Much to the chagrin of his coaches and the BYU guards, Cosic loves to lead the fast break. In practice, back-courtmen have to steal the ball from him to touch it; on occasion he and Fryer have come close to blows. But he is far from being a selfish player; his passing, in fact, may be the strongest point of his game. (Last weekend he was credited with 10 assists, but his teammates blew at least eight other layups after deft passes from the Yugoslav.) Naturally this is all so much Croatian hot dog (kobasica), and it drives some of the Cougars to fury. "I'd like to hit him with a two-by-four sometimes," says Fryer.
"No care," says Cosic. "This is way I always do. No. 1 thing is win. No. 2 is please crowd. If I don't play to crowd in Zadar, oh boy, they throw rock."
Before BYU's opener with Kansas State, Cosic demonstrated his supreme confidence during a team meeting. Disagreeing vehemently with Watts' plan to have him go outside against a 6'7" man, Cosic fairly shouted, "Who is this what I have never heard in my life 6'7" person can stop such as myself? Why every time that I cannot go inside basket where I can work over this little kid?" The team broke up, but some of the laughter was in derision. A few of the Cougars are resentful of the attention and publicity Cosic has received. "The rest of us make a mistake and the crowd gets on us," says one. "Cosic can fall on his nose and it's a standing ovation. Sometimes he hurts us with his circus act."
Against Kansas State, however, BYU was in trouble until Cosic went to work. With his team leading by only 46-45 with five minutes gone in the second half, Cosic banked one in off the glass from a sharp angle. After a turnover, he took a pass at the top of the circle while facing 6'3" Jack Thomas in a mismatch. Cosic cradled the ball, swooped it over the head of Thomas and behind his own head in one motion. While the bewildered Thomas looked for the ball, Cosic dribbled around him and through two other men for an astonishing basket. Moments later he took a defensive rebound, went behind his back on the dribble at midcourt and fired perfectly to Fryer for a layup. Next he threw a jumping 25-foot hook pass to Phil Tollestrup for another layup. BYU led by nine, and the Marriott was jumping, too. Cosic laughed all the way to the bench.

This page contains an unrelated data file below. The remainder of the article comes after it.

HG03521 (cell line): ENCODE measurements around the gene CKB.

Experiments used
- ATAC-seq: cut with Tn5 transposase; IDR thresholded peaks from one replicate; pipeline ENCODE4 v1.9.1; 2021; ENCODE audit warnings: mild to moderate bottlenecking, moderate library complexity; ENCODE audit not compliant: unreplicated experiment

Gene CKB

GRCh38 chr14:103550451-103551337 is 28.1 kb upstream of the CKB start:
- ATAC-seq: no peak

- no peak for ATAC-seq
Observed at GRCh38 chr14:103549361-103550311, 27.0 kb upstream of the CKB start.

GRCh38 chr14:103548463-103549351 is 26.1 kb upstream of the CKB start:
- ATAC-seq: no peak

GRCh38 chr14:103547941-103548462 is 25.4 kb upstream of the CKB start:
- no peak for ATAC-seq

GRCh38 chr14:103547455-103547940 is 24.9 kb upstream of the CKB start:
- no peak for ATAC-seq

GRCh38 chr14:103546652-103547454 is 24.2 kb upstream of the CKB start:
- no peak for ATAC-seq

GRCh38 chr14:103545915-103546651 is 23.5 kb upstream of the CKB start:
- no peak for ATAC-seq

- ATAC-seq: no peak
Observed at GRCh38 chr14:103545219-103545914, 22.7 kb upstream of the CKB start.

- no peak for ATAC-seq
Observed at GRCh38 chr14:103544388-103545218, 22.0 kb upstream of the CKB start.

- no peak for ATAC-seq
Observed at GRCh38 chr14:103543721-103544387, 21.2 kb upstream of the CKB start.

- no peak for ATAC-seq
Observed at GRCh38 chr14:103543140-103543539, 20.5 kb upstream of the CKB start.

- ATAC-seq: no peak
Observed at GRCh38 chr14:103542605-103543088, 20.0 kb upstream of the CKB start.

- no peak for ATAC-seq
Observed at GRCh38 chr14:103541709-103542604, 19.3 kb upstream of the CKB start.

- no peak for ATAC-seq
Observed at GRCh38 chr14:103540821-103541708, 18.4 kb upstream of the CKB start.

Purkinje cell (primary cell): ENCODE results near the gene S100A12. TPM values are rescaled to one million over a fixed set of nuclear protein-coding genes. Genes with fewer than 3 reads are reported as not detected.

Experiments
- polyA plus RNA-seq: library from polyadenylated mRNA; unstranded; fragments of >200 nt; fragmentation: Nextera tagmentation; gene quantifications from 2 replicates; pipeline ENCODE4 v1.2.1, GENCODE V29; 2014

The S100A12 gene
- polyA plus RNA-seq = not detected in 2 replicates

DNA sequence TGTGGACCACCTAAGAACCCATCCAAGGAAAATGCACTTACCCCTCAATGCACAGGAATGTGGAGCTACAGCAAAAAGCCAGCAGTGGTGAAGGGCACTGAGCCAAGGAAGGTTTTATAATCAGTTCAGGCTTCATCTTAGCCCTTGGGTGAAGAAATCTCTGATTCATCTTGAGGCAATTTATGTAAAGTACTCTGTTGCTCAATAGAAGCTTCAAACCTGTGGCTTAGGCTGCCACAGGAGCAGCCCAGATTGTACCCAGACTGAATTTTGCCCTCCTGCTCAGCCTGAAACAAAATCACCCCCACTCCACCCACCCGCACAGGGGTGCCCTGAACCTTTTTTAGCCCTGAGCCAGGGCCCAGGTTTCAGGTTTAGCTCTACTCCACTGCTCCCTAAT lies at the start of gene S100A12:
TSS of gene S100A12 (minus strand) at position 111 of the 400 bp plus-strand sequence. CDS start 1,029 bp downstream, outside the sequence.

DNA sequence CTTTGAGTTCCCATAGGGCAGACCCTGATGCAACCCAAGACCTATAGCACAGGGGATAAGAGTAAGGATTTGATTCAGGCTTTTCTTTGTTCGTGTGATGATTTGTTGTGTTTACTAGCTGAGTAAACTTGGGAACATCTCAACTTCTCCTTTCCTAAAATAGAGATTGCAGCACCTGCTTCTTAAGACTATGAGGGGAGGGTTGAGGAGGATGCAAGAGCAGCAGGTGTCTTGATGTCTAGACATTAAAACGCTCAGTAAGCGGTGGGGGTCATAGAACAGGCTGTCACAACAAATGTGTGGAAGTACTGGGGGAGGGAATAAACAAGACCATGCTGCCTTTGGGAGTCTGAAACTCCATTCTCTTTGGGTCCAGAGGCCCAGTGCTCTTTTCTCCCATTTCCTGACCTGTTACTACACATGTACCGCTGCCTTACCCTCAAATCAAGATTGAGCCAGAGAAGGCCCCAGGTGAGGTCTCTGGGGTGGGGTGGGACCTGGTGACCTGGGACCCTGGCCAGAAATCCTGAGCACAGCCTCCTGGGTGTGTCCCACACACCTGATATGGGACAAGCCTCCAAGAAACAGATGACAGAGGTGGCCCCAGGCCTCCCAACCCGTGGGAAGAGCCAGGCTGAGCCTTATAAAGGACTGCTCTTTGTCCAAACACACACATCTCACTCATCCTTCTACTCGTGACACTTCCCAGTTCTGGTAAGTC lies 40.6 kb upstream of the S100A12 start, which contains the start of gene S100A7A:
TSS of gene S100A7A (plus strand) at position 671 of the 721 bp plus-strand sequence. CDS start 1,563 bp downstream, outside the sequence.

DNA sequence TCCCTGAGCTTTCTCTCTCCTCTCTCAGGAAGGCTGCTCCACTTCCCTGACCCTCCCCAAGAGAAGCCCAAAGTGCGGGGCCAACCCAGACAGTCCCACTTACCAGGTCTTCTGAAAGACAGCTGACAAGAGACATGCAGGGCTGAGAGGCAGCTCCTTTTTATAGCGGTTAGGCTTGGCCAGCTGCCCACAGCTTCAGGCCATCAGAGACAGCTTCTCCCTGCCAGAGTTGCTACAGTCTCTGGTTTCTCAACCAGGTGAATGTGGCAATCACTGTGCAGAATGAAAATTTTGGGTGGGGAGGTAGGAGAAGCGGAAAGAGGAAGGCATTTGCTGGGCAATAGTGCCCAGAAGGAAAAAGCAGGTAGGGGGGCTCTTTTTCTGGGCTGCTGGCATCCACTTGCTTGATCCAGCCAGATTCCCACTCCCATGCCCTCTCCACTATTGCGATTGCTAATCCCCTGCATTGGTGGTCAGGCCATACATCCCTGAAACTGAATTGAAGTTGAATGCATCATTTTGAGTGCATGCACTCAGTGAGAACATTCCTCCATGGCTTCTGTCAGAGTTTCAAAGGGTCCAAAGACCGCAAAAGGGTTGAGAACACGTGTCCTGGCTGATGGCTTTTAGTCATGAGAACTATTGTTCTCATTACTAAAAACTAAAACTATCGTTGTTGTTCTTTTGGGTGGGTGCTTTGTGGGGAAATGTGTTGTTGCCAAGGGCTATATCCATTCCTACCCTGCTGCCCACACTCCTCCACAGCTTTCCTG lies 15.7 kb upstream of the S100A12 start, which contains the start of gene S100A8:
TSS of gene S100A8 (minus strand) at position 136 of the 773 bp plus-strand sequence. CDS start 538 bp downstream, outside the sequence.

"He's a man among little boys," said Kansas State Coach Jack Hartman after the game. "The looniest guy with talent ever," said St. Joseph's Jack McKinney, who had to find a way to defend against him Saturday night. Bantom had overshadowed Gianelli 20 points to 10 in St. Joe's 64-58 victory (the Pacific center fouled out after playing less than half the game), but Cosic would be a different story. In the title game the teams stayed practically even until six minutes remained. Then Bantom wheeled inside for three baskets, and the Hawks led 68-64. Tollestrup countered with two buckets over the St. Joe zone, and when Cosic hit a long one from deep in the corner with 3:21 remaining, Brigham Young was ahead to stay. Bantom fanned on his three shots down the stretch, but the Cougars missed five free throws to keep St. Joe in the game. Only some monkey business with the clock prevented the visitors' best shooter, Pat McFarland, from setting up for a good shot at the end. Instead, his interception led to a desperation heave that went wide.
"Bantom as good as any," Cosic said after the game. "I not in shape, tired, no dribble. But St. Joe, they go places." Indeed the Hawk will be flapping high this season at the Palestra, while out in the Utah mountains Kresimir Cosic will he whipping those huge crowds into shape. At Brigham Young, oh boy, nobody throw rock.